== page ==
Competence and Freedom
Our first line of defense is to know the difference between right and wrong. But staying out of trouble is not enough. We need to build our ability to do right.
Doing things well gives us freedom.
If you do not take care of yourself, if you are unable to do much that is useful for others, you feel helpless, lonely and worthless. The world will appear to be hostile, closed, and dark.
The source of freedom is competence:
Doing things well requires discipline and persistence. It means mastering your body and mind. It means studying hard in school or in training. It means applying yourself to your work; mastering the skills you need to do something useful for people.
It means taking care of your family, and looking out for your neighbors and friends.
How does “doing things well” give you freedom?
Being able to do something useful for yourself and others gives you a purposeful, worthy, dignified life.
Here’s another way: To attain real skill, in anything, takes impulse control and goal orientation. As you build those you cultivate a sense of your own agency – self-reliance and a belief in the efficacy of your own action. That is, you become an adult.
You become a reliable person. People trust you. Because of the way you behave and the way people respond to you, more and more as time goes on you find yourself in a world where people trust one another, rely on one another, and care for one another. That is a good world to live in.
It goes deeper.
The process of mastery – of an art, a skill, a profession, a life – getting good at things – requires that you understand how things work. You develop real, practical wisdom.
Practical wisdom is not esoteric. It applies to every kata, every match, every day at work, every interaction with family, friends, co-workers, customers, rivals and people you pass on the way.
Practical wisdom includes recognition of the truth of impermanence – that things change, that you change, that you can change your own qualities, for example by training and learning and doing right, and that you can change the things around you, by skillful work.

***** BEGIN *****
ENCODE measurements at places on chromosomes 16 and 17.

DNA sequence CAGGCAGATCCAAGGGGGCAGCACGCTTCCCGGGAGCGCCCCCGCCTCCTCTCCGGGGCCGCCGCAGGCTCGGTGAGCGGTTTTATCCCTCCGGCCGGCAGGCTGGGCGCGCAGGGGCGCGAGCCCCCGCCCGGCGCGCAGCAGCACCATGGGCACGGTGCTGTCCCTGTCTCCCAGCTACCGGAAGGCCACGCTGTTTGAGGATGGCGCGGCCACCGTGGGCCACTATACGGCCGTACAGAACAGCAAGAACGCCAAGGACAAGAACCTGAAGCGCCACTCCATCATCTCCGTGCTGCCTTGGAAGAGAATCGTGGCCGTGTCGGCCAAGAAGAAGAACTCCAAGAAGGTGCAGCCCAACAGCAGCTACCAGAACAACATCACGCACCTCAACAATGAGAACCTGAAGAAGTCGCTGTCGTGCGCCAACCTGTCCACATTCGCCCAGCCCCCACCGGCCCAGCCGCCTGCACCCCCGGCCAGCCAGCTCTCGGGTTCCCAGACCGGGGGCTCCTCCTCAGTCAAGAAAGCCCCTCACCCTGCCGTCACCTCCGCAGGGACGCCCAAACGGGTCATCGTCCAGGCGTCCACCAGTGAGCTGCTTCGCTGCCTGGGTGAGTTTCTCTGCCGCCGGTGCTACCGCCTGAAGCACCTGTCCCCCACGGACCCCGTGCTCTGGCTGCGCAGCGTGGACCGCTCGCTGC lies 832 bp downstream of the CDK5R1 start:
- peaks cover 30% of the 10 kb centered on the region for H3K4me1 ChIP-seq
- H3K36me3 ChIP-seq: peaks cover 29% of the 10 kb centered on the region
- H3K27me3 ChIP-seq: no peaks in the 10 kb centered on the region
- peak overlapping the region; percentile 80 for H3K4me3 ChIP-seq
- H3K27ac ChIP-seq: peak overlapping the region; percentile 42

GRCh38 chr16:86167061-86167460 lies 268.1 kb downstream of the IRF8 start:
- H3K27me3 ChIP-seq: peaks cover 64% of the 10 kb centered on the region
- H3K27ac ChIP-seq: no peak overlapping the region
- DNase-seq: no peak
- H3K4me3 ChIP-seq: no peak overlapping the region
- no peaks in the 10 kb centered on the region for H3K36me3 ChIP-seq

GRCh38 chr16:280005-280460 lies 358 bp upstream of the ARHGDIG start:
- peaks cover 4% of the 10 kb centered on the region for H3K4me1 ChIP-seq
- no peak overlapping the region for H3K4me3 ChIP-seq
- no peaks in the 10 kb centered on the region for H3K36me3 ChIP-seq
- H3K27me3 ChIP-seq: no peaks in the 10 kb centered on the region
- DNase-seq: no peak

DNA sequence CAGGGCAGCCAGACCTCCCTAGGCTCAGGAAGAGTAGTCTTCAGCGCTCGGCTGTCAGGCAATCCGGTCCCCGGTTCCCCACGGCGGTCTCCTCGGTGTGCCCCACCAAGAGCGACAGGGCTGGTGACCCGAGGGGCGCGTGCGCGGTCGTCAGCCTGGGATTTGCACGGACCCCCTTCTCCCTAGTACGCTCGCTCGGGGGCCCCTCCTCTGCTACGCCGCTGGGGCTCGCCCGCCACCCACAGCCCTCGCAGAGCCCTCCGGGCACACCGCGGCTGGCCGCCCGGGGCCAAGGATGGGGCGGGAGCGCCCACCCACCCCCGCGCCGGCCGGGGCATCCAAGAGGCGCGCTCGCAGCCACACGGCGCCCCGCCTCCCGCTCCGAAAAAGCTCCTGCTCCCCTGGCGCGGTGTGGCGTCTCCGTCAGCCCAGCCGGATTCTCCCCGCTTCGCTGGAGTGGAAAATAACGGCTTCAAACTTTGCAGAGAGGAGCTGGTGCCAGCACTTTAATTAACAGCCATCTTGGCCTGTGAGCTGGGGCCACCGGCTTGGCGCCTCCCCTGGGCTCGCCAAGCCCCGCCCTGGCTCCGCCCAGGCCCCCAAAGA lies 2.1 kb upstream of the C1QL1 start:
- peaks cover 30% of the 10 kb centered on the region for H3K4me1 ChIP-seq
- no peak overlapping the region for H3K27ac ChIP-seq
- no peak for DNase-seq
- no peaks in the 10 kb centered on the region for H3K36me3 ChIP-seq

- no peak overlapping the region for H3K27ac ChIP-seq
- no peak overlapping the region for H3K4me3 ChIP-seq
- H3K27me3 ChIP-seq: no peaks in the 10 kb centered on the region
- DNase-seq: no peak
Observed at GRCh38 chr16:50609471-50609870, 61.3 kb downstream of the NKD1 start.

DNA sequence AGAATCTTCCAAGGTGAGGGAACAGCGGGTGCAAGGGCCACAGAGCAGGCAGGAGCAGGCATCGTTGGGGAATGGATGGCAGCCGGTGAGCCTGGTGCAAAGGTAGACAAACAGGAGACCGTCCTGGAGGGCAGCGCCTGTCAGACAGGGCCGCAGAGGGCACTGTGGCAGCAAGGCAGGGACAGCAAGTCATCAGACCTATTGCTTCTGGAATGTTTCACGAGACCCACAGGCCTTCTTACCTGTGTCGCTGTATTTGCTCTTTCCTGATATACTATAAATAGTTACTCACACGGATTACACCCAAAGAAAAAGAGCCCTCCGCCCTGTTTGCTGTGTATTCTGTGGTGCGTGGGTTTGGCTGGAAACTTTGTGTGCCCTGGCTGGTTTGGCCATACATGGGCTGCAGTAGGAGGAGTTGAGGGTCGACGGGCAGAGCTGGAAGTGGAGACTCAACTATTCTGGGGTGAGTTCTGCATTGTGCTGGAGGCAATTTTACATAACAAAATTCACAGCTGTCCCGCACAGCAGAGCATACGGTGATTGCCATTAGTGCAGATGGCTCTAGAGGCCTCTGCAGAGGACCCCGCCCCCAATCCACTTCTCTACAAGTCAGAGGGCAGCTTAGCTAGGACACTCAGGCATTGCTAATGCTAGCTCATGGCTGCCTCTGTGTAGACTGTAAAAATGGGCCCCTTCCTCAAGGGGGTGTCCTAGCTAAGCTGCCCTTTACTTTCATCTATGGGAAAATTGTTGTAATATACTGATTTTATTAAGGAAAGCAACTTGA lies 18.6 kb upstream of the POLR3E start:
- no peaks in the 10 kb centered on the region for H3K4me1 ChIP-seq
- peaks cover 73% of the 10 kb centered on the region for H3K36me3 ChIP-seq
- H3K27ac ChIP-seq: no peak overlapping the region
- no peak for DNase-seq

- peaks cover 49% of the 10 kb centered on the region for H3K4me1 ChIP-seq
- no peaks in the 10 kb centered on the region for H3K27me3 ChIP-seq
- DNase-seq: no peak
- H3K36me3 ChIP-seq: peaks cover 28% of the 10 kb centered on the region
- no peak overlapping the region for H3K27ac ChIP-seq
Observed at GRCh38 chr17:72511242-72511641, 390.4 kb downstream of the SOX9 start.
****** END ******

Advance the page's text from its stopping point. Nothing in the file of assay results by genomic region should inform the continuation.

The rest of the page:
It includes a recognition of “no-self-nature” – the operating assumption that conditions, objects, relationships and even your own qualities – are not fixed or permanent. They change, continually. And that their change is not random, because everything has cause, and every action has an effect. We will harvest what we plant. If we do wrong, we will be trapped in fear and violence. That is why the foundation of self-defense in doing right.
That is why learning to do things well gives you freedom. The freedom to act, and the motivation to remain alert, and to act with purpose and skill. You can get things done. You have good reason to respect yourself.
You see that you are responsible for your actions and their consequences. You do not need to depend on others to provide for you, as if you were still a child. Young children cry or complain to get what they want. They may feel angry and resentful when they are disappointed. They may blame someone else, or the whole world. For an adult that mindset is corrosive and disabling. Because of that mindset people feel they need to lie, steal and hurt people to make their way in the world. They get entangled in conflict, misery and violence.
Becoming competent gives you access to wisdom and compassion.
These are practical abilities. Spiritual life is not a separate reality, a special realm with special rules, terms and actions, different from those of our day-to-day world. Everything we do has spiritual consequences. Everything we do has practical consequences. Our inner and outer lives are not separate.
Competence gives us freedom. Skill in self-defense, at work, at home and out in the world is our way to liberation.
What we mean by “freedom” cannot be understood if we consider it only in a worldly frame. As a martial artist knowing right and wrong is our first line of defense. Although it may be hard to see at first, it will be our last line of defense as well.
Post Copyright © 2021 Jeffrey M. Brooks, author of The Good Fight – The Virtues and Values of the Martial Arts.
Appreciation to Anthony Esolen, Cassandra Nelson and James Franklin for insights.